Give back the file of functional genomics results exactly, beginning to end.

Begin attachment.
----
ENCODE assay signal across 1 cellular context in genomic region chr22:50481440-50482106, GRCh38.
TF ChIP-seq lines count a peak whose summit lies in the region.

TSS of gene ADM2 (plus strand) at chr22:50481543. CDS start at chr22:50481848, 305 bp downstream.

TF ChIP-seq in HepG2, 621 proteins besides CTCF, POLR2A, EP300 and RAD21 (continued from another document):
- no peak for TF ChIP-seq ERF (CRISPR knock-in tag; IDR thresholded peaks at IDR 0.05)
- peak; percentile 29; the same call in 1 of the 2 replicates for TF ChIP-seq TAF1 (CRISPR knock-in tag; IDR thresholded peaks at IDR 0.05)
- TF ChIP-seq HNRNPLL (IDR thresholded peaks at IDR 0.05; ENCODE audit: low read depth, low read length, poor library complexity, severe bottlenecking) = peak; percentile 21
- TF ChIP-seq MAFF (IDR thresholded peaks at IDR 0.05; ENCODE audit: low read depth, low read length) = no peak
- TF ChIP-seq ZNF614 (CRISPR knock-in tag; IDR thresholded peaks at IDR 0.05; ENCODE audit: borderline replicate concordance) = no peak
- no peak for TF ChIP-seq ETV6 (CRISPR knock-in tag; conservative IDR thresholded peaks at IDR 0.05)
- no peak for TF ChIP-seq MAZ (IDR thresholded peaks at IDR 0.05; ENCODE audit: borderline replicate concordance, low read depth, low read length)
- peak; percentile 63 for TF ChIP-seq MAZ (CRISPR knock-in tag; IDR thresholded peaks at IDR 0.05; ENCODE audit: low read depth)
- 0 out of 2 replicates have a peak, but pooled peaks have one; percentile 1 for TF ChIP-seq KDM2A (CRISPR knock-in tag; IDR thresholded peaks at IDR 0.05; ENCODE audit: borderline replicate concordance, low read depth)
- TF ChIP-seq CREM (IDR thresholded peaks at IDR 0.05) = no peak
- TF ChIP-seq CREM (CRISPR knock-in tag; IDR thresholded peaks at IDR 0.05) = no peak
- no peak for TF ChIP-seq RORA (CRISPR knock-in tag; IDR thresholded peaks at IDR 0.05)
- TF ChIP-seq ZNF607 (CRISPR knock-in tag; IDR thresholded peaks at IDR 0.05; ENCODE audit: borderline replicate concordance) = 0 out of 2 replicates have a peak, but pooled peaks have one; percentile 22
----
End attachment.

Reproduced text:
ENCODE assay signal across 1 cellular context in genomic region chr22:50481440-50482106, GRCh38.
TF ChIP-seq lines count a peak whose summit lies in the region.

TSS of gene ADM2 (plus strand) at chr22:50481543. CDS start at chr22:50481848, 305 bp downstream.

TF ChIP-seq in HepG2, 621 proteins besides CTCF, POLR2A, EP300 and RAD21 (continued from another document):
- no peak for TF ChIP-seq ERF (CRISPR knock-in tag; IDR thresholded peaks at IDR 0.05)
- peak; percentile 29; the same call in 1 of the 2 replicates for TF ChIP-seq TAF1 (CRISPR knock-in tag; IDR thresholded peaks at IDR 0.05)
- TF ChIP-seq HNRNPLL (IDR thresholded peaks at IDR 0.05; ENCODE audit: low read depth, low read length, poor library complexity, severe bottlenecking) = peak; percentile 21
- TF ChIP-seq MAFF (IDR thresholded peaks at IDR 0.05; ENCODE audit: low read depth, low read length) = no peak
- TF ChIP-seq ZNF614 (CRISPR knock-in tag; IDR thresholded peaks at IDR 0.05; ENCODE audit: borderline replicate concordance) = no peak
- no peak for TF ChIP-seq ETV6 (CRISPR knock-in tag; conservative IDR thresholded peaks at IDR 0.05)
- no peak for TF ChIP-seq MAZ (IDR thresholded peaks at IDR 0.05; ENCODE audit: borderline replicate concordance, low read depth, low read length)
- peak; percentile 63 for TF ChIP-seq MAZ (CRISPR knock-in tag; IDR thresholded peaks at IDR 0.05; ENCODE audit: low read depth)
- 0 out of 2 replicates have a peak, but pooled peaks have one; percentile 1 for TF ChIP-seq KDM2A (CRISPR knock-in tag; IDR thresholded peaks at IDR 0.05; ENCODE audit: borderline replicate concordance, low read depth)
- TF ChIP-seq CREM (IDR thresholded peaks at IDR 0.05) = no peak
- TF ChIP-seq CREM (CRISPR knock-in tag; IDR thresholded peaks at IDR 0.05) = no peak
- no peak for TF ChIP-seq RORA (CRISPR knock-in tag; IDR thresholded peaks at IDR 0.05)
- TF ChIP-seq ZNF607 (CRISPR knock-in tag; IDR thresholded peaks at IDR 0.05; ENCODE audit: borderline replicate concordance) = 0 out of 2 replicates have a peak, but pooled peaks have one; percentile 22